In the lead up to the appointment of Ajay Banga as the new president of the World Bank, it was no secret that many Bank watchers were highly critical of the choice of candidate (see Observer Spring 2023). His lack of experience in international development, his veteran status in the corporate finance world and his expressed preference for public-private partnerships (PPPs; see Observer Autumn 2022) rang alarm bells for many, particularly those concerned with gender equality.
The recent global pandemic laid bare the essential role of public services, including healthcare, social care and education, and the importance of maintaining universal protection schemes, most notably for women (see Briefing, Learning lessons from the Covid-19 pandemic: The World Bank’s macroeconomic policies and women’s rights). This, and a steady flow of evidence highlighting the necessity of publicly-funded essential services as well as the gendered effects of austerity measures, was not enough to stop the Bretton Woods Institutions (BWIs) from returning to business as usual, and to recommend policy prescriptions that encouraged damaging and avoidable austerity for ‘client countries’.
A new report by ActionAid UK, launched in May, with evidence from Ghana, Kenya, Malawi and South Africa, highlights the critical importance of public services that are gender responsive. Noting the role of the World Bank in the ongoing privatisation of services and cuts to public spending in these countries, the illustrated guide sets out how women’s and girls’ rights are impacted when public services are of poor quality, privatised or cut, particularly in situations such as the current intersecting crises – inequality, climate, health, education, conflict and debt – alongside the Covid-19 pandemic. The report stresses that we must “keep public services public by resisting pressure to privatise.”
Privatisation cause for concern
The World Bank, through its private sector arm, the International Finance Corporation (IFC), has been repeatedly criticised, including by UN human rights experts, for the harms caused by its investments in for-profit social services, including healthcare and education (see Observer Summer 2022). For instance, the IFC’s support for Bridge International Academies, for-profit K-12 schools, was found by the Bank’s own Independent Evaluation Group (IEG) and others to have resulted in poor quality education, accusations of sexual abuse and abuse of power, lack of transparency and inadequate conditions for both pupils and teachers. A June report from Oxfam exposed the harms of World Bank investment in for-profit healthcare models, particularly for women, noting “Profit maximization objectives in healthcare bring inherent risks to public health and patient rights”, highlighting evidence that, “in countries across the world, the higher the share of private financing for health, the higher the rate of women’s deaths.”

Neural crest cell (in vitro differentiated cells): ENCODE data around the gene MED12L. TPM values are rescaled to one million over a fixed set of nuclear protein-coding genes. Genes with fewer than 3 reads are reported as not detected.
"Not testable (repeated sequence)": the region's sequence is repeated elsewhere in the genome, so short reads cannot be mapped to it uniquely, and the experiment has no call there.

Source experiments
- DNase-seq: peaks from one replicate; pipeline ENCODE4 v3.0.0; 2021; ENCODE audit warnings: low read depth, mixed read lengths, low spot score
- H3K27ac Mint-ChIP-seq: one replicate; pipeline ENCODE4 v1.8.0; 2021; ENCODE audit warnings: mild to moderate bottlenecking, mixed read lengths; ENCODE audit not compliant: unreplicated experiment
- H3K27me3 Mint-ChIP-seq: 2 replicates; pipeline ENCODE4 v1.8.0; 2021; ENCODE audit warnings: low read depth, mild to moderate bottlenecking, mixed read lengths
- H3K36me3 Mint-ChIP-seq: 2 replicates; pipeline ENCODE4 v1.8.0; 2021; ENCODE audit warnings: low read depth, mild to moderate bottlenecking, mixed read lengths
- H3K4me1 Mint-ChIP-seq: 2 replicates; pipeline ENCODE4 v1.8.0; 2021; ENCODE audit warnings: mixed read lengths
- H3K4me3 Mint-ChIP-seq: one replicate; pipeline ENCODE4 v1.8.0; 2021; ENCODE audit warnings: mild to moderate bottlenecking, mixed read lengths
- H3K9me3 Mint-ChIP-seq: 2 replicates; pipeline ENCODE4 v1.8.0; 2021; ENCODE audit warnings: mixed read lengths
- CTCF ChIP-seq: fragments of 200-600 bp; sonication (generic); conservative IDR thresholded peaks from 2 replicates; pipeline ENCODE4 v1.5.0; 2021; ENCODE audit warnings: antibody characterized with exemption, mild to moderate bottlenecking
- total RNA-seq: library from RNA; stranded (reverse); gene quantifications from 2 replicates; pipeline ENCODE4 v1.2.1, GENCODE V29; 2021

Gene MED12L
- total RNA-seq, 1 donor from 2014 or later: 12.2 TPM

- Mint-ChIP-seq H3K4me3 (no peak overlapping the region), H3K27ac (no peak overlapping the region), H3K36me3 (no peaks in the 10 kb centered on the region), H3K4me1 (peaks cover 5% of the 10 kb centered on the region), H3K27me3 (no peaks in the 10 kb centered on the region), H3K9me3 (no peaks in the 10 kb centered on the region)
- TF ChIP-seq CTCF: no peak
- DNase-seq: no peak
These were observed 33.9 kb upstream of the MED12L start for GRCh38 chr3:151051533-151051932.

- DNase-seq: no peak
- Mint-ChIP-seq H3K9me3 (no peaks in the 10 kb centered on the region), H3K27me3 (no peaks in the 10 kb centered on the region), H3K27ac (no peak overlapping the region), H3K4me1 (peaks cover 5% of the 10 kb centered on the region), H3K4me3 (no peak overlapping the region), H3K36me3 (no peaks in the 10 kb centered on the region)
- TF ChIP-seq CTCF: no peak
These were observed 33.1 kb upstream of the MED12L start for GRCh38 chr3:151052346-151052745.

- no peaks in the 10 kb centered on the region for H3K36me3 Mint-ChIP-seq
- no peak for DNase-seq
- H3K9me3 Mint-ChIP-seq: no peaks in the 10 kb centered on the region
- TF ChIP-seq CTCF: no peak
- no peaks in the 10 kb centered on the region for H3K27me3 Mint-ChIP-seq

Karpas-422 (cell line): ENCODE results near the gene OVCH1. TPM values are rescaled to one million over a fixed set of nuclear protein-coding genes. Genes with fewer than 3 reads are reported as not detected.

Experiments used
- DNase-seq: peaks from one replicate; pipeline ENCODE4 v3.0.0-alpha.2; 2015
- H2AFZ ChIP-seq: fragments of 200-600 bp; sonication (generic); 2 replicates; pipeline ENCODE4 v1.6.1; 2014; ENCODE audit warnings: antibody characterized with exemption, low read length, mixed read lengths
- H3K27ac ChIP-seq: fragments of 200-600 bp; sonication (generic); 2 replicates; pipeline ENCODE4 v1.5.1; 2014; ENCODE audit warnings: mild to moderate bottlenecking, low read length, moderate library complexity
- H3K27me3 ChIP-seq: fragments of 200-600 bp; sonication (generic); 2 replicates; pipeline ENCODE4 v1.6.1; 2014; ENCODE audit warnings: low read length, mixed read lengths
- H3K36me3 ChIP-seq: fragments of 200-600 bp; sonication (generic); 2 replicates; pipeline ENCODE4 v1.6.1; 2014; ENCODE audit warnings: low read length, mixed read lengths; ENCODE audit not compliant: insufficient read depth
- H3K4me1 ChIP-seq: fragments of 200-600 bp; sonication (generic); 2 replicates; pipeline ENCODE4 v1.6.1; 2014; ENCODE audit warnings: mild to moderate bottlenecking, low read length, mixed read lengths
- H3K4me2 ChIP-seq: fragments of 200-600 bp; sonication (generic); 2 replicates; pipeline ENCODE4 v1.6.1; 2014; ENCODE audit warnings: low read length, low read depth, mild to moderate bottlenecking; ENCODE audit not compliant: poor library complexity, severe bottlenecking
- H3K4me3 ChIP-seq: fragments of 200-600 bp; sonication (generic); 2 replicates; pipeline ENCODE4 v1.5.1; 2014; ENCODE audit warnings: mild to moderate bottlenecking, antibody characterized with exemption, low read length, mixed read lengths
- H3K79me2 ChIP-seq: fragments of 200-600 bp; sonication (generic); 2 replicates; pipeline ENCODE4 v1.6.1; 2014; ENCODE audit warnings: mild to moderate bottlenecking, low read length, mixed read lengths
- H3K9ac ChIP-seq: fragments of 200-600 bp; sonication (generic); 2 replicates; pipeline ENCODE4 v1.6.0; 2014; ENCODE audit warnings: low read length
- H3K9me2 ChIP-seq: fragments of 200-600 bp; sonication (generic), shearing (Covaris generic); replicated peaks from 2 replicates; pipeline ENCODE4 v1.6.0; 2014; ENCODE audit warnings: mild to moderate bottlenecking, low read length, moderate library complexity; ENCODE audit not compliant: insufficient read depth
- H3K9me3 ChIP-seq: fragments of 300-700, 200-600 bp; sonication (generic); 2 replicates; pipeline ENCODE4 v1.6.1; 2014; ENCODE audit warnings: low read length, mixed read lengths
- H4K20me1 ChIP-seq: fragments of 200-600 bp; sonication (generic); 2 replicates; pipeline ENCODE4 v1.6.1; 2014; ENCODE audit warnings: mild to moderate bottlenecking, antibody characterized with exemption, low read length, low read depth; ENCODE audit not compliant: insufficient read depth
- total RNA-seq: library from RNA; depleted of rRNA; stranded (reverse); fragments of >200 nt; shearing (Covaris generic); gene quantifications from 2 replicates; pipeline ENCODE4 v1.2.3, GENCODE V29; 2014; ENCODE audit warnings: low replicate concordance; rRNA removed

The post-pandemic economic forecast remains bleak and global leaders and social movements have increasingly joined calls for reform of the international financial architecture (see Dispatch Springs 2023). New World Bank President Ajay Banga believes the answer lies in mobilising more private finance, despite the wealth of evidence underscoring that this approach has not generated the promised trillions or resulted in inclusive development outcomes (see Observer Spring 2020).
As the formal consultation process for the Bank’s new gender strategy finally begins in July following multiple delays, women’s rights organisations are concerned about the Bank doubling down on privatised solutions to social services provision under Banga’s leadership. They fear its consequences for the decades-long civil society fight to see the Bank recognise the gendered harms its macroeconomic policies and focus on privatisation have caused (see Briefing, Gender Just Macroeconomics, the World Bank’s Privatisation Push). Chikumbutso Ngosi, of ActionAid Malawi, stressed how important it is for women to “understand the unequal ways in which macro economic policies operate [and] how this connects with their rights to access gender responsive public services.”